Before his departure to South Africa, Müller will travel to Walvis Bay where he will visit the harbour as well as a research project on the Benguela Current, supported by the German Ministry for Environment.
Close partnership between Germany and Namibia
Due to their long and joint history, Germany and Namibia are closely connected. Development cooperation is an integral part of the relationship between Namibia and Germany. Since 1990, around one billion Euros of public funds have been made available for this purpose.
The focal areas of the bilateral development cooperation are the promotion of sustainable economic development, the management of natural resources and the development of the transport sector.
In the current framework of bilateral technical and financial cooperation, programmes to the volume of 400 million Euros (N$6.8 billion) are being implemented together with the Namibian government.
French President Emmanuel Macron and G7 leaders on Sunday approved a package totalling $251 million in support of the African Development Bank’s (www.AfDB.org) AFAWA initiative to support women entrepreneurs in Africa.
“I am particularly proud, as the current G7 president, that the programme we are supporting today, the AFAWA initiative, comes from an African organisation, the African Development Bank, which works with African guarantee funds and a network of African banks,” Macron stated at a press conference at the G7 Summit in Biarritz, France.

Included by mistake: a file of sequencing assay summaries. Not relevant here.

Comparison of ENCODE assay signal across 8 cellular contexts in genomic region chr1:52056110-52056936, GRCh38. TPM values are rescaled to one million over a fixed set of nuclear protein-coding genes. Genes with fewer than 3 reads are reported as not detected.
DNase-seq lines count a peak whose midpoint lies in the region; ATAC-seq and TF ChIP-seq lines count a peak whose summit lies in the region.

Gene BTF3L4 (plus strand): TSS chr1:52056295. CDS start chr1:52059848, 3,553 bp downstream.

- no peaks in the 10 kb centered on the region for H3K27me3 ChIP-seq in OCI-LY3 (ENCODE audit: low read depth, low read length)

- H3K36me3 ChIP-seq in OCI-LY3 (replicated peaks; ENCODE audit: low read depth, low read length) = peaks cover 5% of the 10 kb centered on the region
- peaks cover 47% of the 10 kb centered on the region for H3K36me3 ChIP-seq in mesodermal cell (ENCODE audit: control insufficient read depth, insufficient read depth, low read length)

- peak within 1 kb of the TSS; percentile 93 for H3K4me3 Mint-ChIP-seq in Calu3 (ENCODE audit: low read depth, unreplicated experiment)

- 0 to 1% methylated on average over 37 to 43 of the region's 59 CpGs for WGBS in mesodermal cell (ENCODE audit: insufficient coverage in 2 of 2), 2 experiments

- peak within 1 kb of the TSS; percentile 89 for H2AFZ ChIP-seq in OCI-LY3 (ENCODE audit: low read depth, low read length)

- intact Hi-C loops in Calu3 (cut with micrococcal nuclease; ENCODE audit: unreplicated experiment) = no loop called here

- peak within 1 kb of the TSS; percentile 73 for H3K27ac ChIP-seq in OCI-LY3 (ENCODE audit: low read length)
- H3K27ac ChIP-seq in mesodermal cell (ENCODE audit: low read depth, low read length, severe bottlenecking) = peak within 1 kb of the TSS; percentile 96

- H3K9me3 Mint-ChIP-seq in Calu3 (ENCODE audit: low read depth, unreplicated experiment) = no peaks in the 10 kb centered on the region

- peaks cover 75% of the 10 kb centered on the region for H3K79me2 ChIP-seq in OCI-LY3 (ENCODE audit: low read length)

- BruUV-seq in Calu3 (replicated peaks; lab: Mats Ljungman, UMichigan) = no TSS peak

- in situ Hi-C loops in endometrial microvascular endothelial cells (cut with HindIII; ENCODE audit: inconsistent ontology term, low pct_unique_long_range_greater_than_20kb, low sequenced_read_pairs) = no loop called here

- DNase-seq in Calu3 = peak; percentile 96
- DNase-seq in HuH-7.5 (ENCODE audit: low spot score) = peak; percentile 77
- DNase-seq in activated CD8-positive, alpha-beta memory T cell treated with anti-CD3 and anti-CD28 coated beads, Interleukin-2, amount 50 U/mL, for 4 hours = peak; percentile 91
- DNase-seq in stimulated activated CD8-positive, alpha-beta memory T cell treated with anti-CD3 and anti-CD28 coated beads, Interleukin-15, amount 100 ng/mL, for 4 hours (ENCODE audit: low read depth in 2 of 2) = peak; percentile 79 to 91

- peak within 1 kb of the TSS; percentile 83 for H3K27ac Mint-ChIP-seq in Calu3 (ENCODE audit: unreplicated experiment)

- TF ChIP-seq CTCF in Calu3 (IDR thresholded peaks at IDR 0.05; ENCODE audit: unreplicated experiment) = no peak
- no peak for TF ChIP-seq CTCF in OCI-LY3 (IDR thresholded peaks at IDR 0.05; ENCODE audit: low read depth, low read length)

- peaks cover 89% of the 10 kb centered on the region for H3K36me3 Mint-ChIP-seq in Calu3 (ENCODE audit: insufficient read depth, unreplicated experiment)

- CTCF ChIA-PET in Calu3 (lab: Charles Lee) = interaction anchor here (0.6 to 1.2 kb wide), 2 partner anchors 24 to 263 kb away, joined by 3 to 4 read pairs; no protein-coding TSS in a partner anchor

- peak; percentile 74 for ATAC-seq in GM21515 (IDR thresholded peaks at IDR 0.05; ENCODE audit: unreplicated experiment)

The risk-sharing mechanism used by AFAWA (Affirmative Finance Action for Women in Africa) is a practical approach to international commitments. It is a direct response to the demand by women to ease access to financing, specifically on the need to establish a financing mechanism for women’s economic empowerment, adopted during a summit of African heads of state in 2015 and assigned to the African Development Bank for implementation.
“African women are the backbone of the continent. I’m thrilled to bring their voice to the G7. AFAWA is essential for our continent,” said Beninese artist Angelique Kidjo, a guest at the press conference in her role as programme ambassador.
The Bank’s president Akinwumi Adesina applauded the “extraordinary support of all the G7 heads of state and government, which will provide incredible momentum” to the AFAWA programme.